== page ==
Grammy Award for Record of the Year
The Grammy Award for Record of the Year is presented by the National Academy of Recording Arts and Sciences of the United States to "honor artistic achievement, technical proficiency and overall excellence in the recording industry, without regard to sales or chart position." The Record of the Year award is one of the four "General Field" categories at the awards (alongside Best New Artist, Song of the Year and Album of the Year) presented annually since the 1st Annual Grammy Awards in 1959.
According to the 54th Annual Grammy Awards description guide, the award is presented:
Arrangers, songwriters, musicians and background singers of a winning recording can apply for a Winners Certificate. Songwriters can only apply for a certificate if it is a new song.
Since the 55th Annual Grammy Awards in 2013, mastering engineers are considered nominees and award recipients in this category.
Record of the Year is related to but is conceptually different from Song of the Year or Album of the Year:
- Record of the Year is awarded for a single or for one track from an album. This award goes to the performing artist, the producer, recording engineer and/or mixer for that song. In this sense, "record" means a particular recorded song, not its composition or an album of songs.
- Song of the Year is also awarded for a single or individual track, but the recipient of this award is the songwriter who actually wrote the lyrics and/or melodies to the song. "Song" in this context means the song as composed, not its recording.
- Album of the Year is awarded for a whole album, and the award is presented to the artist, songwriter, producer, recording engineer, and mastering engineer for that album. In this context, "album" means a recorded collection of songs (a multi-track LP, CD, or download package), not the individual songs or their compositions.
History and description
The Record of the Year awards have been awarded since 1959. It is one of the four most prestigious Grammy Awards. Despite both the Song of the Year award and Record of the Year being awarded for a single or for one track from an album, this award goes to the performer and production team of the song whereas the Song of the Year award goes only to the composer(s) of the song. According to the 54th Grammy Awards description guide, the award is given for commercially released singles or tracks of new vocal or instrumental recordings. Tracks from a previous year's album may be entered provided the track was not entered the previous year and provided the album did not win a Grammy Award to the artist(s), producer(s), recording engineer(s) and/or mixer(s) if other than the artist. Associate producers and executive producers are not eligible".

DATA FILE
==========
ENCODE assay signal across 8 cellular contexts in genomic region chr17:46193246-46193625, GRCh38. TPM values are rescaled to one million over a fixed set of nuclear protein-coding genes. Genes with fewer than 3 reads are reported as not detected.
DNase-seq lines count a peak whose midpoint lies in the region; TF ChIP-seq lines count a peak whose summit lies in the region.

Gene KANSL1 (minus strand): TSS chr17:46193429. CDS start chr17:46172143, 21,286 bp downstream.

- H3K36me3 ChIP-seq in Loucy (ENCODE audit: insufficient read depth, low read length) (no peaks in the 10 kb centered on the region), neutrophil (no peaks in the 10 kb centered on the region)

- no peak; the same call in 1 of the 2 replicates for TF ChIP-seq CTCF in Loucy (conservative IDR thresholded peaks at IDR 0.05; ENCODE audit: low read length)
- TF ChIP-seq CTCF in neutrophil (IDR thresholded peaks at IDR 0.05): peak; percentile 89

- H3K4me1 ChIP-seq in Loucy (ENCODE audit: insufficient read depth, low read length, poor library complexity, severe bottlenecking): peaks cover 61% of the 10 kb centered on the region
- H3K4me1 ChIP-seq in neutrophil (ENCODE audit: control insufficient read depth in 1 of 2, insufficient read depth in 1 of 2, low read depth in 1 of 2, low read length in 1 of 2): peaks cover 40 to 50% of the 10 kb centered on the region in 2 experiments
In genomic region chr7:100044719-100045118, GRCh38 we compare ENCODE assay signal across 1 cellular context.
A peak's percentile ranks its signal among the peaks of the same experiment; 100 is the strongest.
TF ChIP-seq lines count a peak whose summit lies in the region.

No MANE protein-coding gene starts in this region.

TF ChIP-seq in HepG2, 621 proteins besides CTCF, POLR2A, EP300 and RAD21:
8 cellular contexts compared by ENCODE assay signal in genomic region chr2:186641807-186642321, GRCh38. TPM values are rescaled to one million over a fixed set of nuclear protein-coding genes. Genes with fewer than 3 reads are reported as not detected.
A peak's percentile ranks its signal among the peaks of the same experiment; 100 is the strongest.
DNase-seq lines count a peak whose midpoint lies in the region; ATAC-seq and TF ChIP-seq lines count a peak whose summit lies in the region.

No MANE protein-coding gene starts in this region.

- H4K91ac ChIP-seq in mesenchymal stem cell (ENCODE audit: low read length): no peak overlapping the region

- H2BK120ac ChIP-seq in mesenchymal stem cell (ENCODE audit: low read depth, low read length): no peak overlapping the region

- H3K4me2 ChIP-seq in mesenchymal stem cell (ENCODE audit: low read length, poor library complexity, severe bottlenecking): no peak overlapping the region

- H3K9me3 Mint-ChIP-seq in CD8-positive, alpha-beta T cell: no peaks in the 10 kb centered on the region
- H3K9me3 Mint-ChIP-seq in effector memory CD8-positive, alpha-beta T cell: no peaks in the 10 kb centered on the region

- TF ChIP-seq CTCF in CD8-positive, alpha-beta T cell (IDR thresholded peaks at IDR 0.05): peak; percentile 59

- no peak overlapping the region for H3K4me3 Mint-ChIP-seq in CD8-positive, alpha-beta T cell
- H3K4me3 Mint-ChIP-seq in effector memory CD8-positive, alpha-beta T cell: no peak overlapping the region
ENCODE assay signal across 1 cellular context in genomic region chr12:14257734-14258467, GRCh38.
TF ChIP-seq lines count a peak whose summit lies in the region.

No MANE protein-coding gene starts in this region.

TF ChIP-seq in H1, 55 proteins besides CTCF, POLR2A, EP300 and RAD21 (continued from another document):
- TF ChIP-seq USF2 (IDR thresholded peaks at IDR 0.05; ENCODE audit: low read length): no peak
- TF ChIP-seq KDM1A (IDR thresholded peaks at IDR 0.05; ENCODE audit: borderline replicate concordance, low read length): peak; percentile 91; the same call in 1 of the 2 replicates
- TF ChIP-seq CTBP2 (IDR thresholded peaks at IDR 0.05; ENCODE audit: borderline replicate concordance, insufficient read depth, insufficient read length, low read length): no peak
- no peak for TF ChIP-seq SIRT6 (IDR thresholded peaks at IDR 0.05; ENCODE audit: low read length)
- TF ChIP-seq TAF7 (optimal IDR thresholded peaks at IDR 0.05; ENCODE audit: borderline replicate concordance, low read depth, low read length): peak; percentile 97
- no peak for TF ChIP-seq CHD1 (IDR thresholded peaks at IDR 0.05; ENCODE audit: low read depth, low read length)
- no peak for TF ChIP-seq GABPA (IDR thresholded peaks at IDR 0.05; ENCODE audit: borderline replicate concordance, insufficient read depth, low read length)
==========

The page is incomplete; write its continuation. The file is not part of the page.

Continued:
The honorees through its history have been:
- 1959–1965: Artist only.
- 1966–1998: Artist and producer.
- 1999–2012: Artist, producer, recording engineer and mixing engineer
- 2013–present: Artist, producer, recording engineer, mixing engineer and mastering engineer
The category has expanded to include eight nominees in 2019.
Tom Coyne holds the record for most wins in this category as a mastering engineer at four times (2015, 2016, 2017 and 2018). Coyne is the only person to win the award four consecutive years (2015–2018). Paul Simon has won three times, more than any other artist ("Mrs. Robinson" in 1969, "Bridge over Troubled Water" in 1971, both as part of Simon & Garfunkel; and "Graceland" in 1988). Tom Elmhirst has won three times as an engineer/mixer (2008, 2012 and 2017).
Roberta Flack was the first artist to win Record of the Year in two consecutive years for the 1973 ("The First Time Ever I Saw Your Face") and 1974 ("Killing Me Softly with His Song"). This happened again when the group U2 won for the years 2001 ("Beautiful Day") and 2002 ("Walk On"), the only occurrence of an artist winning the award two consecutive years with records from the same album.
Other artists to receive two Grammys for Record of the Year are Henry Mancini ("Moon River" and "Days of Wine and Roses"); Simon & Garfunkel ("Mrs. Robinson" and "Bridge over Troubled Water"); The 5th Dimension ("Up, Up and Away" and "Aquarius/Let the Sunshine In"); Eric Clapton ("Tears in Heaven" and "Change the World"); Norah Jones ("Don't Know Why" and "Here We Go Again"); Adele ("Rolling in the Deep" and "Hello"); and Bruno Mars ("Uptown Funk" and "24K Magic").